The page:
UTICA — U.S. Sen. Kirsten Gillibrand, a member of the Senate Armed Forces Committee, said she does not believe President Donald Trump should have launched the attack on a leading Iranian general without consent of Congress and endorsed a House concurrent resolution seeking to limit the president’s power to do so.
Gillibrand, in Utica to announce a bill related to family support for people with addiction disorder, addressed other topics in a brief press conference with local media and mentioned a measure she has introduced to amend the War Powers Act.
“Iran could have easily considered that to be a declaration of war from us, and it’s Congress’s job, not the president’s, to declare war,” Gillibrand said.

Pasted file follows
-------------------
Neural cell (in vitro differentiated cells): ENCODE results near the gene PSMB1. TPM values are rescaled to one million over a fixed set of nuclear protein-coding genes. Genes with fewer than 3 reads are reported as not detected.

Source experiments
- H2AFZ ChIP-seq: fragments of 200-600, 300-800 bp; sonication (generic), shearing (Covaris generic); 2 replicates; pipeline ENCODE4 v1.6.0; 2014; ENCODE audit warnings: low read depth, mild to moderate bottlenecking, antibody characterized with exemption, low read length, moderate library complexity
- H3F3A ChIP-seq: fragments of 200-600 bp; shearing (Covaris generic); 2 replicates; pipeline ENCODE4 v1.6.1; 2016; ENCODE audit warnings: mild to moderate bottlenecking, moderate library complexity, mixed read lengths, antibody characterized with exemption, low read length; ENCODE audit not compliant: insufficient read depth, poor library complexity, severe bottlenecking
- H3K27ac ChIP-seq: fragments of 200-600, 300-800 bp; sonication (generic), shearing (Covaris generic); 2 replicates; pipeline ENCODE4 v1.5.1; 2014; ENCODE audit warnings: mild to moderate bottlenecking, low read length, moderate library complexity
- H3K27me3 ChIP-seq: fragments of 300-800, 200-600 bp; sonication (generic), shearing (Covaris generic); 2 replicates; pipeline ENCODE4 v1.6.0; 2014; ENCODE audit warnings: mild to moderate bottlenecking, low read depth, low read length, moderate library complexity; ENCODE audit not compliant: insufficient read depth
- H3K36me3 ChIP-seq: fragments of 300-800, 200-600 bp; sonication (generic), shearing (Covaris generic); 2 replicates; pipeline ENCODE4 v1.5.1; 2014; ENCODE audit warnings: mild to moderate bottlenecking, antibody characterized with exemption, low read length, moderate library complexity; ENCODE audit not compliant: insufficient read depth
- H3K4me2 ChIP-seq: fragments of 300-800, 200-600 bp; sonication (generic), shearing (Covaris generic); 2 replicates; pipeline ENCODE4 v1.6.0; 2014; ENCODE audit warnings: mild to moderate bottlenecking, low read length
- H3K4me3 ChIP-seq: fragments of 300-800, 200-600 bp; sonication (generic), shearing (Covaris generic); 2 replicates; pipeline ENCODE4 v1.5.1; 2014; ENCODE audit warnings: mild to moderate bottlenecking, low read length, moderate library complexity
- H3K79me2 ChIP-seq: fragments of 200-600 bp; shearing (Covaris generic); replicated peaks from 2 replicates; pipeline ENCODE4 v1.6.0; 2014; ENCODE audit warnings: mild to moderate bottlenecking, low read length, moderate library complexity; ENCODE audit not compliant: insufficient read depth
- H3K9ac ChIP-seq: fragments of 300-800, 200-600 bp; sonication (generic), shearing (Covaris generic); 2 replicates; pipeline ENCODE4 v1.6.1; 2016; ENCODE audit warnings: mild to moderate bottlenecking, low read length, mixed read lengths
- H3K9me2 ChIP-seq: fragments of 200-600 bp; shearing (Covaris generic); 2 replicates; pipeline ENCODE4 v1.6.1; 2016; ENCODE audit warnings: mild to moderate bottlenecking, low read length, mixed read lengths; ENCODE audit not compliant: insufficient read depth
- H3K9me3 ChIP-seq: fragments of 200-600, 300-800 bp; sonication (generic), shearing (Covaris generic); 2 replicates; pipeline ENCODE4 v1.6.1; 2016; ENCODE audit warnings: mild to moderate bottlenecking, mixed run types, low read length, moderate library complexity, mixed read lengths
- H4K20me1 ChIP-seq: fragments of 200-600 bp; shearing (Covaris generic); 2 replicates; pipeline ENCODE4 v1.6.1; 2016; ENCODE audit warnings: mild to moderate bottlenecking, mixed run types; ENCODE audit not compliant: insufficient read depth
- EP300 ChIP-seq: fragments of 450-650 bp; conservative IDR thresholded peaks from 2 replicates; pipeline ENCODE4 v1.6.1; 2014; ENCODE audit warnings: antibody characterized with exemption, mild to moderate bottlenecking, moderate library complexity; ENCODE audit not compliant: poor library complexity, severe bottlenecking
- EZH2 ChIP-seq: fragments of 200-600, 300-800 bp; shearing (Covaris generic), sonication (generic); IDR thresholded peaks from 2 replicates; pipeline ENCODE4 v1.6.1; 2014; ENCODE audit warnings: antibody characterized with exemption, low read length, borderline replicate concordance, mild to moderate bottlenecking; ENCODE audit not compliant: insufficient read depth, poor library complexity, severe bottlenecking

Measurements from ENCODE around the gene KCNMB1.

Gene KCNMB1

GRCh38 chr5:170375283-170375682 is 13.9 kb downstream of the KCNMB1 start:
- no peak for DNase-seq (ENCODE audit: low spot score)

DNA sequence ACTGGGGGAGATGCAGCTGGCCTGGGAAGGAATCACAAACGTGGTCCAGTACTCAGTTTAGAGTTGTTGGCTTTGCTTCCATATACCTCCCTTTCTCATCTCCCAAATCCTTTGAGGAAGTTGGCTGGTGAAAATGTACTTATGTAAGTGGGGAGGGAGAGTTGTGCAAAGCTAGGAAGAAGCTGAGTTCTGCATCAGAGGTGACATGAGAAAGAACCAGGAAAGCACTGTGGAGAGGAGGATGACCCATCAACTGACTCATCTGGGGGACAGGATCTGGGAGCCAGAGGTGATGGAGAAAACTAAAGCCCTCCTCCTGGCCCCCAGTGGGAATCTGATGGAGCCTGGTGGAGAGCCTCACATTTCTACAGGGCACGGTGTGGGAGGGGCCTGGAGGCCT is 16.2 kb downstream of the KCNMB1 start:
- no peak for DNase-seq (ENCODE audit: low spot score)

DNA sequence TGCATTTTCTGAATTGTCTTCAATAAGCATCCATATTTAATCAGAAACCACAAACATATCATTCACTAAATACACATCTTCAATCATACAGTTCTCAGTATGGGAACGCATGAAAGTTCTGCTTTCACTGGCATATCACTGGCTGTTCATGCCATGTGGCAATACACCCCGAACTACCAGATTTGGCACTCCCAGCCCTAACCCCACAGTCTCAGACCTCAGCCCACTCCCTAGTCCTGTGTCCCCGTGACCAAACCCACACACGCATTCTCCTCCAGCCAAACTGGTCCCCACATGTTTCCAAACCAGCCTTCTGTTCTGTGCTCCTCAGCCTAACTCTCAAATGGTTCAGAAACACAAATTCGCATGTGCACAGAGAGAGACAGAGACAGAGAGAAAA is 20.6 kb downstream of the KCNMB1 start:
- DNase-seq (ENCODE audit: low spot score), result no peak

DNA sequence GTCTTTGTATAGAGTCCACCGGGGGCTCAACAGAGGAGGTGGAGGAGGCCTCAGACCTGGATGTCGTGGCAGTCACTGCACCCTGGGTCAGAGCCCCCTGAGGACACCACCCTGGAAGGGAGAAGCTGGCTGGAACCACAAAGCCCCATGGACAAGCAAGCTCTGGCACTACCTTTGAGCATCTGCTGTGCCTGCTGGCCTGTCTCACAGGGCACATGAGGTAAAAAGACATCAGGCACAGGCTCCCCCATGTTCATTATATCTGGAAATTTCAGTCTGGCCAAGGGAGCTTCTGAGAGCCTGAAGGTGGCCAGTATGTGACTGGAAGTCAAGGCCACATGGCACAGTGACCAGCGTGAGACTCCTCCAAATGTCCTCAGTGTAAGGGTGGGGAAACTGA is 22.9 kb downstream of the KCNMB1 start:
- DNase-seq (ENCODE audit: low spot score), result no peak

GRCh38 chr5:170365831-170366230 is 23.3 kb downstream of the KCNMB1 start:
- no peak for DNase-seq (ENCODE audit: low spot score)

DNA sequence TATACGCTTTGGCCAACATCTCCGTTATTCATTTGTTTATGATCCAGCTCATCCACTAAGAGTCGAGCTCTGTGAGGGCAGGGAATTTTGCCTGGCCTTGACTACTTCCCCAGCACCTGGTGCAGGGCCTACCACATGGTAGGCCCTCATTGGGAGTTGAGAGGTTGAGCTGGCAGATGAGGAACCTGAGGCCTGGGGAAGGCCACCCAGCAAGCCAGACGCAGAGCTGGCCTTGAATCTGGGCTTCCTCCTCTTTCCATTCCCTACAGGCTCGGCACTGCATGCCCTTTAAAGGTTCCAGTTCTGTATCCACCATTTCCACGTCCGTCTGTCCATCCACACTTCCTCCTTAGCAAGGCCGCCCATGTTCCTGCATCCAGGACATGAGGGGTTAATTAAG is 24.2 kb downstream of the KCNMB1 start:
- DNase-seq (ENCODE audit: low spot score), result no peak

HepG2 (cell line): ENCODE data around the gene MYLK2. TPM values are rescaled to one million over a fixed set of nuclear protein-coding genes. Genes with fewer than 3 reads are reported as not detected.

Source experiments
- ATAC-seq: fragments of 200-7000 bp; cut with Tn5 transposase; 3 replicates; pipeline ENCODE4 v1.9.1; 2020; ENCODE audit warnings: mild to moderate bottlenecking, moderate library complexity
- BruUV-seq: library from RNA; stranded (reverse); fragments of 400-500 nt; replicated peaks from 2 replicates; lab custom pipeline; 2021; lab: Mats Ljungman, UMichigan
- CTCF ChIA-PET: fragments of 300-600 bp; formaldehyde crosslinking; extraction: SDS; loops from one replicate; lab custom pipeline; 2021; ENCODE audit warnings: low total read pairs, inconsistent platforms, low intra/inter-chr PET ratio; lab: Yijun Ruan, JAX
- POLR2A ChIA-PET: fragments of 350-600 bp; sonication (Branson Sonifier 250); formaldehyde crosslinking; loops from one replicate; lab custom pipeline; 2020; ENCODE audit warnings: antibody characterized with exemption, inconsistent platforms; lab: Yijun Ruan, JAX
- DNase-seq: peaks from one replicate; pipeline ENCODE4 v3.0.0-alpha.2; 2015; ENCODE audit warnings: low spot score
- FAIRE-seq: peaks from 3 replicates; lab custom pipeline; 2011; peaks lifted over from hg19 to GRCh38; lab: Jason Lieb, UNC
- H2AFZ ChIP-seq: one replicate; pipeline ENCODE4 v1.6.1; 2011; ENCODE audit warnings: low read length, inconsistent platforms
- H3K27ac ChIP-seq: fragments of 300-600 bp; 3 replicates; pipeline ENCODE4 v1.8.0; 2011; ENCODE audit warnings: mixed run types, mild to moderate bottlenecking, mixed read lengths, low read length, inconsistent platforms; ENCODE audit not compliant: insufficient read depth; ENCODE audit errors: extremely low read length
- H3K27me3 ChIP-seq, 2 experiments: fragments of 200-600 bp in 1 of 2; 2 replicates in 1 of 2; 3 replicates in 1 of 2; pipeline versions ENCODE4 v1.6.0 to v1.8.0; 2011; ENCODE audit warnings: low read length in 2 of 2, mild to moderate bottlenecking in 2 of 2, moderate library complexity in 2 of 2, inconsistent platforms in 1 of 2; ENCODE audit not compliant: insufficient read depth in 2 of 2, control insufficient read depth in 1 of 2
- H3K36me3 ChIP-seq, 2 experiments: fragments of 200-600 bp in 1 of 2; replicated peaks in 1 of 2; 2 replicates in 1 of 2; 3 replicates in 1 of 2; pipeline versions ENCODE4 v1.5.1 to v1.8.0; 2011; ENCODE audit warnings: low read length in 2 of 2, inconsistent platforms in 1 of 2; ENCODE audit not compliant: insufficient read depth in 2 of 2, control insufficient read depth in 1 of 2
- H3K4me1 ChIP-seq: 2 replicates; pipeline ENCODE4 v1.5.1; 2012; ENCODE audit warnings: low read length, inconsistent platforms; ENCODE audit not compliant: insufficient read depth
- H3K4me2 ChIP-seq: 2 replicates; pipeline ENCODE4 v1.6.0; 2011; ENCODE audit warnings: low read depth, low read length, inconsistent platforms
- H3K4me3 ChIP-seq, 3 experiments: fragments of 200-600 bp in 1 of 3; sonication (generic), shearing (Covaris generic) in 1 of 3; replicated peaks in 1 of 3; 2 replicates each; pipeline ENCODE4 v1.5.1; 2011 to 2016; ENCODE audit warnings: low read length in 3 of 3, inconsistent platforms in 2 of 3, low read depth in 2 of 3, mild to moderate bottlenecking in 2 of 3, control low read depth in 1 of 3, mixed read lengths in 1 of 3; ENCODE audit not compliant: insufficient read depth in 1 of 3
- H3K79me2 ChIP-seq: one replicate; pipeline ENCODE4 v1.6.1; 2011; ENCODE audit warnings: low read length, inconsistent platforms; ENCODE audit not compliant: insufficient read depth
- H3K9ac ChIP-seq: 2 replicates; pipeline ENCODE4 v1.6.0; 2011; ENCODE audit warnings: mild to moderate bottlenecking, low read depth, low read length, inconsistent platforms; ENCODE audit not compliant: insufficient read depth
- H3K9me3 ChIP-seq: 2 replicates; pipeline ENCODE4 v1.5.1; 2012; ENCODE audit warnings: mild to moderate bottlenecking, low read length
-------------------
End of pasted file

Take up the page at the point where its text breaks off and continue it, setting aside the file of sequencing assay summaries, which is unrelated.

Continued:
Republicans have backed the president and called the House measure symbolic and potentially tying the hands of the commander in chief to respond as needed militarily.
Gillibrand’s War Powers Reform Resolution would require the president to provide Congress with a clear objective for military action; evidence that the use of the United States’ armed forces is necessary, appropriate, and proportional to the mission; a finite list of adversaries; and the names of the countries where the U.S. military will deploy.
It would place a two-year limit on any future authorization, and deny appropriations for unauthorized wars and would repeal the 2001 and 2002 authorizations cited as basis for attacks against individuals and groups said to be engaged in or promoting terrorism.
“That would stop our forever wars and would stop the abuse of using the 2001 and 2002 AUMFs to attack enemies that didn’t even exist in 2002 and 2002.”